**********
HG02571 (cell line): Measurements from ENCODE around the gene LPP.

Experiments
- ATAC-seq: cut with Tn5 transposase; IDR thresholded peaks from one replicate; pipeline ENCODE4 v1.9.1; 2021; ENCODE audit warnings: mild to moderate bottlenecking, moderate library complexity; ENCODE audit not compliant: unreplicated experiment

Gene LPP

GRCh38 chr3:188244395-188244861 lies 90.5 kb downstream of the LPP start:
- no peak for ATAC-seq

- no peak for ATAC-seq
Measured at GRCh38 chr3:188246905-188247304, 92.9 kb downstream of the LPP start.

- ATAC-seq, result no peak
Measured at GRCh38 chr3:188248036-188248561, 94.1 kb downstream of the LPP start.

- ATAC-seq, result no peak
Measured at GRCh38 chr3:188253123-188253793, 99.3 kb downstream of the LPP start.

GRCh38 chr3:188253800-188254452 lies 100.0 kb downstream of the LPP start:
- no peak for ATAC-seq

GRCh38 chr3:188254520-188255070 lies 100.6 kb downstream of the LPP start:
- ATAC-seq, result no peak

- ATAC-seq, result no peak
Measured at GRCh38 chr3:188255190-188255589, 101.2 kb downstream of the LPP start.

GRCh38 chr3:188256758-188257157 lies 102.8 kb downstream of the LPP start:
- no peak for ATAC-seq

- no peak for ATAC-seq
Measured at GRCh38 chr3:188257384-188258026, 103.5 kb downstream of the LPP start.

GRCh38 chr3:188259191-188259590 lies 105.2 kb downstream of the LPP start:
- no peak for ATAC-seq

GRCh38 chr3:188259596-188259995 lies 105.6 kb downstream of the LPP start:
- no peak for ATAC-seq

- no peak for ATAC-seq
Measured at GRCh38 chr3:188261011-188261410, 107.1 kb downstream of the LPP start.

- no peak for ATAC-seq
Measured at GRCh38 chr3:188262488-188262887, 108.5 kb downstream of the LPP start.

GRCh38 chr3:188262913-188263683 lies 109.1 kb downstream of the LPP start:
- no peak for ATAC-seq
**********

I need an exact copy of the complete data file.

HG02571 (cell line): Measurements from ENCODE around the gene LPP.

Experiments
- ATAC-seq: cut with Tn5 transposase; IDR thresholded peaks from one replicate; pipeline ENCODE4 v1.9.1; 2021; ENCODE audit warnings: mild to moderate bottlenecking, moderate library complexity; ENCODE audit not compliant: unreplicated experiment

Gene LPP

GRCh38 chr3:188244395-188244861 lies 90.5 kb downstream of the LPP start:
- no peak for ATAC-seq

- no peak for ATAC-seq
Measured at GRCh38 chr3:188246905-188247304, 92.9 kb downstream of the LPP start.

- ATAC-seq, result no peak
Measured at GRCh38 chr3:188248036-188248561, 94.1 kb downstream of the LPP start.

- ATAC-seq, result no peak
Measured at GRCh38 chr3:188253123-188253793, 99.3 kb downstream of the LPP start.

GRCh38 chr3:188253800-188254452 lies 100.0 kb downstream of the LPP start:
- no peak for ATAC-seq

GRCh38 chr3:188254520-188255070 lies 100.6 kb downstream of the LPP start:
- ATAC-seq, result no peak

- ATAC-seq, result no peak
Measured at GRCh38 chr3:188255190-188255589, 101.2 kb downstream of the LPP start.

GRCh38 chr3:188256758-188257157 lies 102.8 kb downstream of the LPP start:
- no peak for ATAC-seq

- no peak for ATAC-seq
Measured at GRCh38 chr3:188257384-188258026, 103.5 kb downstream of the LPP start.

GRCh38 chr3:188259191-188259590 lies 105.2 kb downstream of the LPP start:
- no peak for ATAC-seq

GRCh38 chr3:188259596-188259995 lies 105.6 kb downstream of the LPP start:
- no peak for ATAC-seq

- no peak for ATAC-seq
Measured at GRCh38 chr3:188261011-188261410, 107.1 kb downstream of the LPP start.

- no peak for ATAC-seq
Measured at GRCh38 chr3:188262488-188262887, 108.5 kb downstream of the LPP start.

GRCh38 chr3:188262913-188263683 lies 109.1 kb downstream of the LPP start:
- no peak for ATAC-seq